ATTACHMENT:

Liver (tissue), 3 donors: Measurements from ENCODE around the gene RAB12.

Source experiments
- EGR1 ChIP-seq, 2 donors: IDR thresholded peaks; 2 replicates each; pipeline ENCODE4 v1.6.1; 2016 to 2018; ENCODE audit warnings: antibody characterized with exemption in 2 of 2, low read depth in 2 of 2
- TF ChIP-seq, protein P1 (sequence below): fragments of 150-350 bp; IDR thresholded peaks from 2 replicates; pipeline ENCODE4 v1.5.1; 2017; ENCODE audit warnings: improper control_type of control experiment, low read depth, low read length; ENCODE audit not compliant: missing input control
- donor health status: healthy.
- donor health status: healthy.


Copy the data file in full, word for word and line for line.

Liver (tissue), 3 donors: Measurements from ENCODE around the gene RAB12.

Source experiments
- EGR1 ChIP-seq, 2 donors: IDR thresholded peaks; 2 replicates each; pipeline ENCODE4 v1.6.1; 2016 to 2018; ENCODE audit warnings: antibody characterized with exemption in 2 of 2, low read depth in 2 of 2
- TF ChIP-seq, protein P1 (sequence below): fragments of 150-350 bp; IDR thresholded peaks from 2 replicates; pipeline ENCODE4 v1.5.1; 2017; ENCODE audit warnings: improper control_type of control experiment, low read depth, low read length; ENCODE audit not compliant: missing input control
- donor health status: healthy.
- donor health status: healthy.